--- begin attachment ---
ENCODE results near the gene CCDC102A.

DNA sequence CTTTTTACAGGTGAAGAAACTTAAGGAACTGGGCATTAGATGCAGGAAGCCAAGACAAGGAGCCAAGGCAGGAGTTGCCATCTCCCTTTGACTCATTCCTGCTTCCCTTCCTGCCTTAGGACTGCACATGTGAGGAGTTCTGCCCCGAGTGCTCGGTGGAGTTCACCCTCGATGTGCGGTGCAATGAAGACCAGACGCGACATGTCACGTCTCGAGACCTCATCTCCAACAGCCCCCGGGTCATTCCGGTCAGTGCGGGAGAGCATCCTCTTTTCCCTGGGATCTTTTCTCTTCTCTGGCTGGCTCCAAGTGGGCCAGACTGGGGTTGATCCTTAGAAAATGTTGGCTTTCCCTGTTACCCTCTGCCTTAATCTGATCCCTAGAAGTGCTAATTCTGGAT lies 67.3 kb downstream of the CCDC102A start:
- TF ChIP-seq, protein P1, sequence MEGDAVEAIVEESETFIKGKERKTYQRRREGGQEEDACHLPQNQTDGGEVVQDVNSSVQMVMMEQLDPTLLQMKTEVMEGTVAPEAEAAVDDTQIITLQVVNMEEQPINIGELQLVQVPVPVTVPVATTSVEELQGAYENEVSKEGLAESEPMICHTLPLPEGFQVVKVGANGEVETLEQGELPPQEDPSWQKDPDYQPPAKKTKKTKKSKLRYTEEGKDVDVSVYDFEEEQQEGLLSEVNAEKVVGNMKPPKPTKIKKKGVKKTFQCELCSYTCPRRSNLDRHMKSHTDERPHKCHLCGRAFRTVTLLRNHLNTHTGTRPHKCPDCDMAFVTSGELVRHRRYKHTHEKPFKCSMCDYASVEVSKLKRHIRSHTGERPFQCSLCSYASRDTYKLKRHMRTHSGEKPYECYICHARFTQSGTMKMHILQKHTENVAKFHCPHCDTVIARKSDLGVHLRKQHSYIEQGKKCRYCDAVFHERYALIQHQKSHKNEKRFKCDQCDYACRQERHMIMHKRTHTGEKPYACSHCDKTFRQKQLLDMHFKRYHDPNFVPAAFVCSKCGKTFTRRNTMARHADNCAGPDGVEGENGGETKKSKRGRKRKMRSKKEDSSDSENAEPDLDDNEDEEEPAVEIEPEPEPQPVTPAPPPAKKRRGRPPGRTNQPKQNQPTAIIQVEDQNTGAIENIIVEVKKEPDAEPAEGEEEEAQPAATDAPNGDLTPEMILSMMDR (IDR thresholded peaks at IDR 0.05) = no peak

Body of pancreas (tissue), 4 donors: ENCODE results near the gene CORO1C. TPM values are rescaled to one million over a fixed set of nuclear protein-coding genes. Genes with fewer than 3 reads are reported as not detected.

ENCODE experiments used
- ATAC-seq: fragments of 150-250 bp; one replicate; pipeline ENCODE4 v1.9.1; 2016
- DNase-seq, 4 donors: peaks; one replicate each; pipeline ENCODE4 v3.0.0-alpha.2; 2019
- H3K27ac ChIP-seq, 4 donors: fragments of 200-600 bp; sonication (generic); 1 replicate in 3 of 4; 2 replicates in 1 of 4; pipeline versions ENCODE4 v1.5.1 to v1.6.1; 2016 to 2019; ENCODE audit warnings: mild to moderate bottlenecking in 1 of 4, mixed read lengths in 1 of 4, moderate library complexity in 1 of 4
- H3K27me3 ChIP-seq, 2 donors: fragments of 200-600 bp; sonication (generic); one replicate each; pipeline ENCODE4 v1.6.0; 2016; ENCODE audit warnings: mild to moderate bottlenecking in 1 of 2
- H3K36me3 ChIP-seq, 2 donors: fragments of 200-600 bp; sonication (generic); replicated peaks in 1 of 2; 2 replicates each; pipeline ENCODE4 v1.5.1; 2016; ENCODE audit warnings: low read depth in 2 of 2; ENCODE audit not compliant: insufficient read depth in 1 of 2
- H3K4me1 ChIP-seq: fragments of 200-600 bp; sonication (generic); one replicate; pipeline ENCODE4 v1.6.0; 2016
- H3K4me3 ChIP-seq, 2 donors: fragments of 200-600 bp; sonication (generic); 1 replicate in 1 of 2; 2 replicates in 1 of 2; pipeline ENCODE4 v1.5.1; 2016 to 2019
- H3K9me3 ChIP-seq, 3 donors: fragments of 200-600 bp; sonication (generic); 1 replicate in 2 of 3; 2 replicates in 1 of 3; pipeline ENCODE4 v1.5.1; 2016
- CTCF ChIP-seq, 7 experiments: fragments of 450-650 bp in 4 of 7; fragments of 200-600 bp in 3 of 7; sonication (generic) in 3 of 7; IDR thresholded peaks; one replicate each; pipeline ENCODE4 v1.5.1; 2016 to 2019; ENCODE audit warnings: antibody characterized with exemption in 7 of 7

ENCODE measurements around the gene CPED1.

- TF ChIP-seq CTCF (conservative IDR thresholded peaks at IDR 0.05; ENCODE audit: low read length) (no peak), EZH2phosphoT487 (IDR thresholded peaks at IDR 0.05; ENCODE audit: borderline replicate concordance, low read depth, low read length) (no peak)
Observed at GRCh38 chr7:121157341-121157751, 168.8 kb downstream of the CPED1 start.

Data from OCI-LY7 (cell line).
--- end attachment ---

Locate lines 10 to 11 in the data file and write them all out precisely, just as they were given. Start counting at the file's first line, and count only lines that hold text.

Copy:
- H3K36me3 ChIP-seq, 2 donors: fragments of 200-600 bp; sonication (generic); replicated peaks in 1 of 2; 2 replicates each; pipeline ENCODE4 v1.5.1; 2016; ENCODE audit warnings: low read depth in 2 of 2; ENCODE audit not compliant: insufficient read depth in 1 of 2
- H3K4me1 ChIP-seq: fragments of 200-600 bp; sonication (generic); one replicate; pipeline ENCODE4 v1.6.0; 2016